The flag of Joan of Arc during the Hundred Years War is described in her own words, "I had a banner of which the field was sprinkled with lilies; the world was painted there, with an angel at each side; it was white of the white cloth called 'boccassin'; there was written above it, I believe, 'JHESUS MARIA'; it was fringed with silk.".File:Flag of Greece (1828-1978).svg|The white cross on a blue fieldFile:Flag of Quebec.svg|The current Flag of QuébecFile:Flag of Martinique.svg|The current Flag of MartiniqueFile:joan of arc miniature graded.jpg|Joan of Arc,

historical image ca. 1485

From the royal standard to the tricolore

From the accession of the Bourbons on the throne of France, the green ensign of the navy became a plain white flag, being the symbol of purity and of royal authority. The merchant navy was assigned "the old flag of the nation of France", the white cross on a blue field.

A red, white and blue drapeau tricolore was approved by the Constituent Assembly on October 24, 1790. The order was reversed to blue-white-red (the current design) by a resolution passed February 15, 1794. Despite its official status, the tricolore was rarely used during the French Revolution. Instead, the red flag of the Jacobin Club, symbolizing defiance and national emergency, was flown as an unofficial national flag. The tricolore was restored to prominence under Napolean.

After the restoration of the Bourbon monarchy following the defeat of Napoleon in 1815, the tricolore — with its revolutionary connotations — was replaced by the pre-Revolutionary white flag of the Bourbons. However, following the July Revolution of 1830, the new "Citizen-King," Louis-Philippe, restored the tricolour.

The tricolour remained the national flag under the Second Republic and Second Empire. Following the overthrow of Napoleon III, voters elected a royalist majority to the National Assembly of the new Third Republic. This parliament then offered the throne to the Bourbon pretender, Henri, comte de Chambord. However, he insisted that he would accept the throne on the condition that the tricolour be replaced by the white flag. As the tricolour had become a cherished national symbol, this proved impossible to accommodate. Plans to restore the monarchy were adjourned and ultimately dropped, and France has remained a republic, with the tricolour flag, ever since.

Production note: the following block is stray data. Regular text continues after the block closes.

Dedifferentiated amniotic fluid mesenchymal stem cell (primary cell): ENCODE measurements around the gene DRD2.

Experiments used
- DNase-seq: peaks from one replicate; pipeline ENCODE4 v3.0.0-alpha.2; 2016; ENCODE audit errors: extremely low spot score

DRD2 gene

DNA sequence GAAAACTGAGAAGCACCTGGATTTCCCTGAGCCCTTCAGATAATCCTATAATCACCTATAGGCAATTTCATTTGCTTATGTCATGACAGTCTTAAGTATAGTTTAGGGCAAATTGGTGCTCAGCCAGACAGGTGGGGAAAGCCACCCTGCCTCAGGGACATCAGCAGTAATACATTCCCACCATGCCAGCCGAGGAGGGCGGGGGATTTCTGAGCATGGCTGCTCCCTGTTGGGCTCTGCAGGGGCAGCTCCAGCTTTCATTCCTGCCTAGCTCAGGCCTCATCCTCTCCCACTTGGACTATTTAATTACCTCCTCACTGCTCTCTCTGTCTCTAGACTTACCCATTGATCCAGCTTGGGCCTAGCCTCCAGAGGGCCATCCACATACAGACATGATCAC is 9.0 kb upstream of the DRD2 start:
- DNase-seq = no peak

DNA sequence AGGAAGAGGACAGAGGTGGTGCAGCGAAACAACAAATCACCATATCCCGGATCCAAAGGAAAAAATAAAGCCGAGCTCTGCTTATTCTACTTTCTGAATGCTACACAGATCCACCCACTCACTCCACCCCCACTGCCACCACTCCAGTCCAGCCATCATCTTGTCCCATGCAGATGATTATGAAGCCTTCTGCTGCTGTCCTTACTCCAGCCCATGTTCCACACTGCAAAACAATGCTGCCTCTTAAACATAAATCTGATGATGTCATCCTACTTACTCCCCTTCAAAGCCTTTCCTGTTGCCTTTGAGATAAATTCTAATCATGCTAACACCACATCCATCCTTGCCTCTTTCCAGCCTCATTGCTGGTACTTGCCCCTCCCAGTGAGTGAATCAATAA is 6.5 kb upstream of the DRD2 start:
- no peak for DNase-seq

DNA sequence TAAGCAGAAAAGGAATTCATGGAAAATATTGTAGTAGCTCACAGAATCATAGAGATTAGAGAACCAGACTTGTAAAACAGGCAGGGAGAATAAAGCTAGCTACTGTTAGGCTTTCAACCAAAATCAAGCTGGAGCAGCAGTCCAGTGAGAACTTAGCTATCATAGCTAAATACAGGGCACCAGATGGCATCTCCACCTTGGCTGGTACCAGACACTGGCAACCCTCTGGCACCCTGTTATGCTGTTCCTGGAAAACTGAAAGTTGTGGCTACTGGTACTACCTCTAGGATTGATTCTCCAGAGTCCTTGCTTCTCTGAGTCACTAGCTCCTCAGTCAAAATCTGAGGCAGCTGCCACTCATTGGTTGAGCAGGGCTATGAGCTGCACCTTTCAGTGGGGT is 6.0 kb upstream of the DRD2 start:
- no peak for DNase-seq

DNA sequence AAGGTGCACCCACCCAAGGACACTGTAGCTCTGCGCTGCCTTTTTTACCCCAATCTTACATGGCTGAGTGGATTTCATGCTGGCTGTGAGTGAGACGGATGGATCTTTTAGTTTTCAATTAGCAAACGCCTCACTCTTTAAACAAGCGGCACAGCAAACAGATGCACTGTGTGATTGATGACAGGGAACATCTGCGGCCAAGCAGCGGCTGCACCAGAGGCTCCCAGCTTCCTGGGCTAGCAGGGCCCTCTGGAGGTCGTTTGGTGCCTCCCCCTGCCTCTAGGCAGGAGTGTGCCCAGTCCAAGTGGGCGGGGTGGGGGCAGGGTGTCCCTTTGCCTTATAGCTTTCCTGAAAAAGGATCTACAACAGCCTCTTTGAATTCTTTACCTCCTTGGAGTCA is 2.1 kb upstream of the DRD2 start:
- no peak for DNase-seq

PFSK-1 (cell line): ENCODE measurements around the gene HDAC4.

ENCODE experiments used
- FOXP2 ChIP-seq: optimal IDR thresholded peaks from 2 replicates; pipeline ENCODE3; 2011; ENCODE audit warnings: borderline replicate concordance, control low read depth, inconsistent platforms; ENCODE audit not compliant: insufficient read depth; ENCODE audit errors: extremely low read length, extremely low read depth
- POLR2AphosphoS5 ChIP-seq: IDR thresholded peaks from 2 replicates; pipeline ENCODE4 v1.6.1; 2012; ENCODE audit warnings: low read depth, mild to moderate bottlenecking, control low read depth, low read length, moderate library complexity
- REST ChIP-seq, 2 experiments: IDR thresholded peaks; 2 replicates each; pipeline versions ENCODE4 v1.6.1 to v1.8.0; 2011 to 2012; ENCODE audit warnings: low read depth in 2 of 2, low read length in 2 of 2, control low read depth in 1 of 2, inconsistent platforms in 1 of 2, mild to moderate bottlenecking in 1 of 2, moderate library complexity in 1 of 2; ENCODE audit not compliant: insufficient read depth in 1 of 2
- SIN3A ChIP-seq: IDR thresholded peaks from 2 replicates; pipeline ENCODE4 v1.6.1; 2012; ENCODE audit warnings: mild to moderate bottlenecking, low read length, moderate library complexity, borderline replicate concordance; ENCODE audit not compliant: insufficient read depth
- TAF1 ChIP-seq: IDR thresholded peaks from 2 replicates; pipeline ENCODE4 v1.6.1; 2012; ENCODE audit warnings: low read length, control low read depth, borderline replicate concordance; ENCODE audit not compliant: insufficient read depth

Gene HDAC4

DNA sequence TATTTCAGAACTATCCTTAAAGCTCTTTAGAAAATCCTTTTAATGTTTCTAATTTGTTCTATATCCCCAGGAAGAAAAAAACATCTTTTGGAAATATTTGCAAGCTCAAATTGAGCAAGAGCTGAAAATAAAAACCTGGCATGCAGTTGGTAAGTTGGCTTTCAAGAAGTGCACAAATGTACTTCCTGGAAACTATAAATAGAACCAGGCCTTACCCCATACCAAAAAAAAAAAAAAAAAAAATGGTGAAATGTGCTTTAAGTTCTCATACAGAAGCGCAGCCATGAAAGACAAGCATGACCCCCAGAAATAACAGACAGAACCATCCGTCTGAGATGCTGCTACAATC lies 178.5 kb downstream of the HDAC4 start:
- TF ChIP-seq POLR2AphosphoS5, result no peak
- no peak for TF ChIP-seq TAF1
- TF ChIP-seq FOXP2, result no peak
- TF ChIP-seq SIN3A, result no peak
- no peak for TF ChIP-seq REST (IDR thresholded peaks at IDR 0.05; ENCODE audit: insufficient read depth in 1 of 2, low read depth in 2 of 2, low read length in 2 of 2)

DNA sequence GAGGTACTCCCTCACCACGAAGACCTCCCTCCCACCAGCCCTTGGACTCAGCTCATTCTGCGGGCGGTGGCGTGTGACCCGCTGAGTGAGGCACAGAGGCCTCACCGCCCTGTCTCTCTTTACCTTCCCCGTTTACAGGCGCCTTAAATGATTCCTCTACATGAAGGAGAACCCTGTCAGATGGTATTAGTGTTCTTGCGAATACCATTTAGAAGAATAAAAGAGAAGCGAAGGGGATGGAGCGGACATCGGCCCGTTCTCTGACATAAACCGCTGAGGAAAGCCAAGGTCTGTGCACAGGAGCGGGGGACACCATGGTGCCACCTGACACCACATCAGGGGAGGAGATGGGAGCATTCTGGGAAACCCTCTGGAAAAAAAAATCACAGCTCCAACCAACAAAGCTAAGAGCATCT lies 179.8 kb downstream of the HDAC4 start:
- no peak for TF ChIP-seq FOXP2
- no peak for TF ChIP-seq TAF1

The Vichy régime, which dropped the word "republic" in favour of "the French state", maintained the use of the tricolour but Philippe Pétain use a version of the tricolour defaced with a fasces and stars as personal standard. This flag is called the "Francisque". During this same period, Free French Forces used a tricolour defaced with a red Cross of Lorraine.

The constitutions of 1946 and 1958 (article 2) instituted the "blue, white and red" flag as the national emblem of the Republic

File:Flag of France (XIV-XVI).svg|The flag of medieval France, still used for present-day Île-de-FrancemarkerFile:Flag of the Kingdom of France (1814-1830).svg|The drapeau blanc (white flag), naval ensign of the Kingdom of France until 1789 and the french flag from 1814 to 1830File:Pavillon_royal_de_France.svg|Standard of the royal family of France commonly used as the State flag of France prior to the revolution in 1789.File:Pavillon LouisXIV.svg|Standard of King Louis XIV said to be the national flag in the 18th centuryFile:Sans-culotte.jpg|Early depiction of the tricolour in the hands of a sans-culotte during the French Revolution.File:Flag of France.svg|The flag of France since 1794 (interruption 1814/15-1830).File:VichyFlag.svg|Personal flag of Philippe Pétain, Chief of State of Vichy France (Chef de l'État Français).File:Flag_of_Free_France_1940-1944.svg|Flag used by the Free French Forces during World War II.File:Drapeaux 1RE et 2REI Paris 2003.jpg.JPG|Flags of the first and second regiments of the Foreign Legion.


  1. Whitney Smith, Flags through the ages and across the world, McGraw-Hill, England, 1975 ISBN 0-07-059093-1, pp. 66-67, The Standard of Joan of Arc,after quoting her from her trial transcript he states: "it was her influence which determined that white should serve as the principal French national color from shortly after her death in 1431 until the French Revolution almost 350 years later."
  3. 1911 Encyclopedia Britannica, 11th Edition, New York 1910, Vol.X, p.460: "The oriflamme and the Chape de St Martin were succeeded at the end of the 16th century, when Henry III., the last of the house of Valois, came to the throne, by the white standard powdered with fleurs-de-lis. This in turn gave place to the famous tricolour."George Ripley, Charles Anderson Dana, The American Cyclopaedia, New York, 1874, p. 250, "...the standard of France was white, sprinkled with golden fleur de lis...". *[1]The original Banner of France was strewn with fleurs-de-lis.
  4. [2]:on the reverse of this plate it says: "Le pavillon royal était véritablement le drapeau national au dix-huitième siecle...Vue du chateau d'arrière d'un vaisseau de guerre de haut rang portant le pavillon royal (blanc, avec les armes de France).[3] that is, "...The Royal Pavillon was the national flag in the 18th century..." etc.

Further reading

  • Flags Through the Ages and Across the World, Smith, Whitney, McGraw-Hill Book Co. Ltd, England, 1975. ISBN 0-07-059093-1.